As we traveled around the city, I was surprised to see so much laundry hanging out of apartment windows. This is not only in the outskirts of Shanghai but also in high trafficked areas, as well. Only center city proper seems to be spared the colorful and quaint reminder of the humanity that exists there. After all, in these ultra modern glass and steel buildings, I never saw a window that could open or a drying rack attached it!

This afternoon we visited the Jiangnan Silk Shopping Center. Not only did we se
e the process of creating the silk, but were treated to the beautifully finished products in the shop, as well. The strength of raw silk is almost hard to believe. Holding onto the edge of the raw silk, we pulled at it to stretch it to its largest size. It was very difficult to do this yet the strands of silk did not break or fray and held together. The strands themselves are quite thin and feathery. The women in the factory deftly began the process of creating this cloth from the cocoons by removing the silkworm and stretching it over a small 1/2 oval hoop. It is a long and arduous process but, yet again, the Chinese show their committment to excellence with their quiet, calm, and trained attention to detail. "With time and patience, the mulberry leaf becomes satin." I am not aware of anyone who did NOT purchase something! There was everything from bolts of silk fabric to scarves, suits, change purses, dresses, pajamas, bedding, pillows...just about anything that could be made out of silk was available.

It was here that the I.E. were particularly assertive. Of course, they are fully aware of the fact that the coaches are bringing tourists and the tourists bring money. So I understand their presence and eagerness to make a sale. But, this group of street tycoons hardly waitied for the bus to stop and made it difficult to even get off the bus. Upon leaving the silk factory, they were all standing at the bottom of the stairs vying for position and sales. Getting back on the bus was also a challenge. This is where I saw one of the few beggars while we were here. I asked him if I could take his photo and he gruffly said, "5 yuan!". I dutifully put the 5 yuan in his cup and went to take the shot when he suddenly said, "Not enough!" and turned away. Well, this just made me laugh at my naivete but I would not give him any more money on mere principal alone but I DID continue to try to get his picture. He bobbed and weaved between the cars and turned his head if he saw me but he was smiling during his antics. It was all a game for him - a lucrative, sneaky little game at the expense of gullible tourists! :) Jameson also gave him 5 yuan and he would still not cooperate but, in the end, you can see I got the shot. Clever, those Chinese!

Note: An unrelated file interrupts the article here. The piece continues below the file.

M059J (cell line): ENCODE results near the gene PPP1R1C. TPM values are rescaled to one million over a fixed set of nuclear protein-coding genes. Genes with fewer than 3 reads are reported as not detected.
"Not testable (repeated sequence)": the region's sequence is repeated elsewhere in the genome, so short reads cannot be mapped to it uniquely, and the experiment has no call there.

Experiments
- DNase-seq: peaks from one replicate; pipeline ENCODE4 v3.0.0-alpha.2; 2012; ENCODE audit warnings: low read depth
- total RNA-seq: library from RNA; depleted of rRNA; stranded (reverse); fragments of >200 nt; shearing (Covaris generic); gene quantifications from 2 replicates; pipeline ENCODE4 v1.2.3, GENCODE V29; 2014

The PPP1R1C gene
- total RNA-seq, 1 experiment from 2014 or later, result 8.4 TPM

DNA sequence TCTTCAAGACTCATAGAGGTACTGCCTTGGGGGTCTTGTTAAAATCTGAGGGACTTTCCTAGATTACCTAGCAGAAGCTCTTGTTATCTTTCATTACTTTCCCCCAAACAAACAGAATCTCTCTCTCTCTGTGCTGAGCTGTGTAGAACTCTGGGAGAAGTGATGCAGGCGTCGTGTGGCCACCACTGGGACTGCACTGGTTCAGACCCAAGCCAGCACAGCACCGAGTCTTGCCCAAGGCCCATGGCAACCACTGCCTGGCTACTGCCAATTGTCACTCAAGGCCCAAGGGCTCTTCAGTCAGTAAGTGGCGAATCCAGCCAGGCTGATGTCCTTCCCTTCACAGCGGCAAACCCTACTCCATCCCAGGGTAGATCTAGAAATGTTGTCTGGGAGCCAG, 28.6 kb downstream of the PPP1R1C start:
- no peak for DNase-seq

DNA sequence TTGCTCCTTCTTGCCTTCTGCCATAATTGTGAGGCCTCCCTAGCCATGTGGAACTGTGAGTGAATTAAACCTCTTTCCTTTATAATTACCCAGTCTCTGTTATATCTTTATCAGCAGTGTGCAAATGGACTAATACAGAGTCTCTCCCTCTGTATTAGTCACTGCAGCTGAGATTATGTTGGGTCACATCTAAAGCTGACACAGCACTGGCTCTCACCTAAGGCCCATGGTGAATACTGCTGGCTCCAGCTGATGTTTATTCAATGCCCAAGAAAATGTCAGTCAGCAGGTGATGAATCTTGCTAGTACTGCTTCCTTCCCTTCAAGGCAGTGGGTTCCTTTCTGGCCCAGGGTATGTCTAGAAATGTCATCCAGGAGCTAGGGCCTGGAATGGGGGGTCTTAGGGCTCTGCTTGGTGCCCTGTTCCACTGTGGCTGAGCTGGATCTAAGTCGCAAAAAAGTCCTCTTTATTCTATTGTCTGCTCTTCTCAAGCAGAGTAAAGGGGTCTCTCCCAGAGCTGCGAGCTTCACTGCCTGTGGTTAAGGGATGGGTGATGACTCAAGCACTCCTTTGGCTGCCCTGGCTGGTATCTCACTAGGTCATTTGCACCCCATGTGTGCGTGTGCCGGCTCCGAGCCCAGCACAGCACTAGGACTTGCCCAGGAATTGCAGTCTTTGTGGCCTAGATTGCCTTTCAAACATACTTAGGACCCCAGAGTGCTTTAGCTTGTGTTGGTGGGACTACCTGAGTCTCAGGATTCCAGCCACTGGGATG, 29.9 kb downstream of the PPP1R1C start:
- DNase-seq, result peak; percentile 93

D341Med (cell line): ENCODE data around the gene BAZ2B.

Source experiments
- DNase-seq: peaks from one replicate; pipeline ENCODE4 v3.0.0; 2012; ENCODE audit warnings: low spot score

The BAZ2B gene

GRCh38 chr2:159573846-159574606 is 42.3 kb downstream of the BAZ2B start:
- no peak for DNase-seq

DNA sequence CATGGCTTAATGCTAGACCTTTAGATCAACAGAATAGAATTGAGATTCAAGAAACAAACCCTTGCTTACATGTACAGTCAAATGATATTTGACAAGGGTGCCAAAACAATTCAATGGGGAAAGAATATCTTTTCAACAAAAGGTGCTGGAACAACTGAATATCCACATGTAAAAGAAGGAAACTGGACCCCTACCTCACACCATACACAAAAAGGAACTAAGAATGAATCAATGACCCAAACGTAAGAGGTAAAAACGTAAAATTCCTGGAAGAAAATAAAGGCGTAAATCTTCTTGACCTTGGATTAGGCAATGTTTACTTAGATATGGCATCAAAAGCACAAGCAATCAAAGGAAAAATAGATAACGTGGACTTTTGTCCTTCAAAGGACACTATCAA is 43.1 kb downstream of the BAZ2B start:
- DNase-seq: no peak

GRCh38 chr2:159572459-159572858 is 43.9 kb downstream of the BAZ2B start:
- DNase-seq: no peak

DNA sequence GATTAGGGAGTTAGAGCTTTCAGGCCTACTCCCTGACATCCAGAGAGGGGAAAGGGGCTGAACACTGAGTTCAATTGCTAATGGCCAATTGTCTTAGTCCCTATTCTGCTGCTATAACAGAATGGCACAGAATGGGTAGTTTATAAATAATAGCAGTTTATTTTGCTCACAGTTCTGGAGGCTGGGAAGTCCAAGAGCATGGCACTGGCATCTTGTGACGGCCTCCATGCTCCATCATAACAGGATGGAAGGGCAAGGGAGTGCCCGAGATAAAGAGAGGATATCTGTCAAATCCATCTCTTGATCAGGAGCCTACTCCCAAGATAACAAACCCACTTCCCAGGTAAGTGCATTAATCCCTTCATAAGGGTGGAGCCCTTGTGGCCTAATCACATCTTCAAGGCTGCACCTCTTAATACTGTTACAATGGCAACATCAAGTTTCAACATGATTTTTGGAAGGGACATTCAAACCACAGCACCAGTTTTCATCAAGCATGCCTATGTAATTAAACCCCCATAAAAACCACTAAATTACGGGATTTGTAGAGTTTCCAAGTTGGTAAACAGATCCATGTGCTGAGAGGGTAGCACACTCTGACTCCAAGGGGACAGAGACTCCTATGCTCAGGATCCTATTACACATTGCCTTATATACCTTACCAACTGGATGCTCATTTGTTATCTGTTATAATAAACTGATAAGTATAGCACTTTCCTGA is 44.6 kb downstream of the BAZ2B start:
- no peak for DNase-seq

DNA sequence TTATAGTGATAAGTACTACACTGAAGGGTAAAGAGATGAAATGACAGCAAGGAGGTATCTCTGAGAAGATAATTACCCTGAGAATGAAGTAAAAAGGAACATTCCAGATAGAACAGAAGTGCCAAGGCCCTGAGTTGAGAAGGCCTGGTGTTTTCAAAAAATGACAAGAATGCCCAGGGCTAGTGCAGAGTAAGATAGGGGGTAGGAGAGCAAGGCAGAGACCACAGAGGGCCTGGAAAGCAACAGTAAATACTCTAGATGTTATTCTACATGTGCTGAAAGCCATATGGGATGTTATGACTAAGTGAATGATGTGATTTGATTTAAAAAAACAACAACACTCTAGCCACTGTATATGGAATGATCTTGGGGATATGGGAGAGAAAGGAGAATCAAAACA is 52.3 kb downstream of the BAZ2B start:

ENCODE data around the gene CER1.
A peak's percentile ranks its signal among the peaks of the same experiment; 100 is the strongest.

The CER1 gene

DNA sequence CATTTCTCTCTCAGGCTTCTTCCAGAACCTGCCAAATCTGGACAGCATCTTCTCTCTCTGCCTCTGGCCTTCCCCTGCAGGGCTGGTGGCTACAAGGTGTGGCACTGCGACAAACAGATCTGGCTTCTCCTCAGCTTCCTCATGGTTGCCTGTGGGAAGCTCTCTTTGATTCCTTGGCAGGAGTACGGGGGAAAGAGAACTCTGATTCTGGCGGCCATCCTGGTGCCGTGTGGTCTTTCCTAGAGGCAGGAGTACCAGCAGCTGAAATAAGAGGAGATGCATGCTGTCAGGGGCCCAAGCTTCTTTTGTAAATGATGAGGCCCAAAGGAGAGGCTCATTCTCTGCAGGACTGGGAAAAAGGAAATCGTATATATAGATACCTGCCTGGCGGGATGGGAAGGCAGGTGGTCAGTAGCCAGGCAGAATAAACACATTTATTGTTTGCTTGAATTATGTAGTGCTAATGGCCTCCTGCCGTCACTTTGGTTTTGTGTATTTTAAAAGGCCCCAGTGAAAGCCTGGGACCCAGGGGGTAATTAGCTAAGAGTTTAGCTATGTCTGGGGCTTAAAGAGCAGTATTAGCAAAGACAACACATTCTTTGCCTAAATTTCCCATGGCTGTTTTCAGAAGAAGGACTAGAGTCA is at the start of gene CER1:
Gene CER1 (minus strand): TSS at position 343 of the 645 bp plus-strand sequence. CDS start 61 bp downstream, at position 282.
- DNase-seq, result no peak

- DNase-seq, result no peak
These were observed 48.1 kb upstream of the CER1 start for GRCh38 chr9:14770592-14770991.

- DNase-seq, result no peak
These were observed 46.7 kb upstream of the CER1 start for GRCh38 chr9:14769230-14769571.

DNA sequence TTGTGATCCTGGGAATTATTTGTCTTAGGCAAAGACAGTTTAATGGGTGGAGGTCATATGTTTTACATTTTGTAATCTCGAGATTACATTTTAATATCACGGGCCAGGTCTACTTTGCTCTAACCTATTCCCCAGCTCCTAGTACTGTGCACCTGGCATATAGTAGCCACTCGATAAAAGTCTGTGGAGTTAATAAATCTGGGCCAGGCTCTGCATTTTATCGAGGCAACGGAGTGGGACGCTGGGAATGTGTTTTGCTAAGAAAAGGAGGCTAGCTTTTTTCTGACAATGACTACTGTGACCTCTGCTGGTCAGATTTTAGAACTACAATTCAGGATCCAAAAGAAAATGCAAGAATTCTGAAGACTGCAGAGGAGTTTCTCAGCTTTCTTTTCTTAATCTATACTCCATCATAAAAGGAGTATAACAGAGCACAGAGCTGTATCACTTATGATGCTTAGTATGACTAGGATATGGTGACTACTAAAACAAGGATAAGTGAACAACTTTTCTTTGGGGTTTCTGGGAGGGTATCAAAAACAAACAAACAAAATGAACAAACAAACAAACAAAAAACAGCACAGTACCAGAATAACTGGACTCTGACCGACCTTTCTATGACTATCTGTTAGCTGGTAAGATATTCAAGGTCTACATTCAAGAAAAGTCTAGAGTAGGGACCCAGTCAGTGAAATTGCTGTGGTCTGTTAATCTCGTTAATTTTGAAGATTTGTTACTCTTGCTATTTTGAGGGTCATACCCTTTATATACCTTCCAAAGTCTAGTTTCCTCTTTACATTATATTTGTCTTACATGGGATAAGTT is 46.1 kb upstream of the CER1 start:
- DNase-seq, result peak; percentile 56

After dinner, we went to a traditional Chinese acrobatics show at the Ritz Carlton. This downtown area is vibrant and exciting and full of architectural surprises at every turn. The acrobat performers exhibited amazing strength and control and, for the most part, were very entertaining. Cheryl and I did wonder about one of the performers, though. Here's the question: At what point...and how?!...in one's life, do you suddenly discover that you have the ability to throw a pottery vase into the air, catch it on your head, and balance in on the lip of its opening?! And even more puzzling...make a living out of it?! I am baffled about how this happens. Another one of life's mysteries...That being said, what these people could do with their bodies was astounding and entertaining!